Trump is History; it’s Biden who’s Changing America
COMMENTARY

February 15, 2021 by Robert B. Reich

While most of official Washington has been consumed with the Senate impeachment trial, another part of Washington is preparing the most far-ranging changes in American social policy in a generation.

Congress is moving ahead with President Joe Biden’s American Rescue Plan, which expands health care and unemployment benefits and contains one of the most ambitious efforts to reduce child poverty since the New Deal. Right behind it is Biden’s plan for infrastructure and jobs.

The juxtaposition of Donald Trump’s impeachment trial and Biden’s ambitious plans is no coincidence.

Trump’s acquittal has left Republicans badly fractured and on the defensive. The Republican Party is imploding. Since Jan. 6, growing numbers of Republicans have deserted it. State and county committees are becoming wackier by the day. Big business no longer has a home in the crackpot GOP.

All this has created a political void into which Democrats are stepping with far-reaching reforms.

They are now free to disregard conservative canards that have hobbled America’s ability to respond to public needs ever since Ronald Reagan convinced the nation that big government was the problem.

The first is the supposed omnipresent danger of inflation and the accompanying worry that public spending can easily overheat the economy.

Rubbish. Inflation hasn’t reared its head in years, not even during the roaring job market of 2018 and 2019. “Overheating” may no longer even be a problem for globalized, high-tech economies whose goods and services are so easily replaceable.

Biden’s ambitious plans are worth the small risk, in any event. If you hadn’t noticed, the American economy is becoming more unequal by the day. Bringing it to a boil may be the only way to lift the wages of the bottom half. The hope is that record low-interest rates and vast public spending generate enough demand that employers will need to raise wages to find the workers they need.

A few Democratic economists who should know better are sounding the false alarm about inflation, but Biden is wisely ignoring them. So should Democrats in Congress.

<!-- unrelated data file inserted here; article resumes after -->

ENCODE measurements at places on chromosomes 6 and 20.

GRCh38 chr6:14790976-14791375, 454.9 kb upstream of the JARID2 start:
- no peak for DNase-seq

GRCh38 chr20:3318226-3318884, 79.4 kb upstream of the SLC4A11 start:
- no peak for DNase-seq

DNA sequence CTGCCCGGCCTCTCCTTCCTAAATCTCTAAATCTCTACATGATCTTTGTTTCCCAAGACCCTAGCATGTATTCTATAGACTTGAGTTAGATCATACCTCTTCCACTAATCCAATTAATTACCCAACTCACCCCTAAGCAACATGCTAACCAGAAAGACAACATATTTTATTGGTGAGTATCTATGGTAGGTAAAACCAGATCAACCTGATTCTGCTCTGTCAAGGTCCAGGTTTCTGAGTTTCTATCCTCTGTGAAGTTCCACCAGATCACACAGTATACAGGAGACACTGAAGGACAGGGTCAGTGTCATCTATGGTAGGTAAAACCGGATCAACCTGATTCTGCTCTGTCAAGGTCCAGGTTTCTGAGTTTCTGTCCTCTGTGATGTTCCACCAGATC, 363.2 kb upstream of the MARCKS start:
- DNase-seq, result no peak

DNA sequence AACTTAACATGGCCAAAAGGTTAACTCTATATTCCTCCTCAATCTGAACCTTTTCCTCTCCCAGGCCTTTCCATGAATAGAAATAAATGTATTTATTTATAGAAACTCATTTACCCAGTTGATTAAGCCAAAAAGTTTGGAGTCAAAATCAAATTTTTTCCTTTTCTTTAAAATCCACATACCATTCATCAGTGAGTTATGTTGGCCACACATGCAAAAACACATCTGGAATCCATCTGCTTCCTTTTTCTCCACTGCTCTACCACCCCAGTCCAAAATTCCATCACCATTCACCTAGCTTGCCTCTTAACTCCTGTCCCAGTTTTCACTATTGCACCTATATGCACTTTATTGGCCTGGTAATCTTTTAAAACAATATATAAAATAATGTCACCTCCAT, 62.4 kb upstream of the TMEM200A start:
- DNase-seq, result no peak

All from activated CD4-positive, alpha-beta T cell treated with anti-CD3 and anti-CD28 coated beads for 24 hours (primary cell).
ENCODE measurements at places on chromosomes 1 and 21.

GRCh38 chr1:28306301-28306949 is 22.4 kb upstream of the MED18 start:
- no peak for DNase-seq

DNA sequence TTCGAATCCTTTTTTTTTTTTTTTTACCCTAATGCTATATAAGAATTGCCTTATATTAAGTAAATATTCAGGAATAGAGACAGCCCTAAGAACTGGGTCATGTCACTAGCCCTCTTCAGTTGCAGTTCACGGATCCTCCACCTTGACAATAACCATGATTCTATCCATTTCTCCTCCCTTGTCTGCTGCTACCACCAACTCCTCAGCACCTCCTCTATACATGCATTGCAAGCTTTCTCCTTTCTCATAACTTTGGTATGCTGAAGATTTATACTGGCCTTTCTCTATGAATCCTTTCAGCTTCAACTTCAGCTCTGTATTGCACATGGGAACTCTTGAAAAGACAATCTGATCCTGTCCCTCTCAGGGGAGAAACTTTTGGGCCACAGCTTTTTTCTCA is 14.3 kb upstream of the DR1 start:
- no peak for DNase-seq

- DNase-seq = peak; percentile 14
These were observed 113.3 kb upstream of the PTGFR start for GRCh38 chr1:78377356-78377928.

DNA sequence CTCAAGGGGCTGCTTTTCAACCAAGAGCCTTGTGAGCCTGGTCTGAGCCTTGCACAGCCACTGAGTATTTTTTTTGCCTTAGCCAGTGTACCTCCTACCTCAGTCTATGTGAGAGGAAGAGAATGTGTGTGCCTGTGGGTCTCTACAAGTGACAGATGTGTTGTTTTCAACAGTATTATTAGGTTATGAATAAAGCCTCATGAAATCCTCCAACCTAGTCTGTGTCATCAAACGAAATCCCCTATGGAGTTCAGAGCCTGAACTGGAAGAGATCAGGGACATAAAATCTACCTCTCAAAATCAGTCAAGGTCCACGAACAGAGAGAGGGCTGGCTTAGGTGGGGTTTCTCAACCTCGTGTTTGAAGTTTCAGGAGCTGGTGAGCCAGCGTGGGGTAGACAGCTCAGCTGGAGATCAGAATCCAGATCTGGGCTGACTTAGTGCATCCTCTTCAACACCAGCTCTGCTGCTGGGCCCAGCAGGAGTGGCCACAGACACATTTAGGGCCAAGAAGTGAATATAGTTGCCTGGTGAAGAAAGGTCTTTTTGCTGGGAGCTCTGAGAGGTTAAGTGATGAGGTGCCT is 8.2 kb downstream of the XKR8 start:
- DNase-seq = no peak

Another conservative bromide is that a larger national debt crowds out private investment and slows growth. This view hamstrung the Clinton and Obama administrations, as deficit hawks warned against public spending unaccompanied by tax increases to pay for it. (I still have some old injuries from those hawks.)

Fortunately, Biden isn’t buying this, either.

Four decades of chronic underemployment and stagnant wages have shown how important public spending is for sustained growth. Not incidentally, growth reduces the debt as a share of the overall economy. The real danger is the opposite: Fiscal austerity shrinks economies and causes national debts to grow in proportion.

The third canard is that generous safety nets discourage work.

Democratic presidents from Franklin D. Roosevelt to Lyndon Johnson sought to alleviate poverty and economic insecurity with broad-based relief. But after Reagan tied public assistance to racism — deriding single-mother “welfare queens” — conservatives began demanding stringent work requirements so that only the “truly deserving” received help. Bill Clinton and Barack Obama acquiesced to this nonsense.

Not Biden. His proposal would not only expand jobless benefits but also provide assistance to parents who are not working — thereby extending relief to 27 million children, including about half of all Black and Latino children. Republican Sen. Mitt Romney of Utah has put forward a similar plan.

This is just common sense. Tens of millions are hurting. A record number of American children are impoverished, according to the most recent Census data.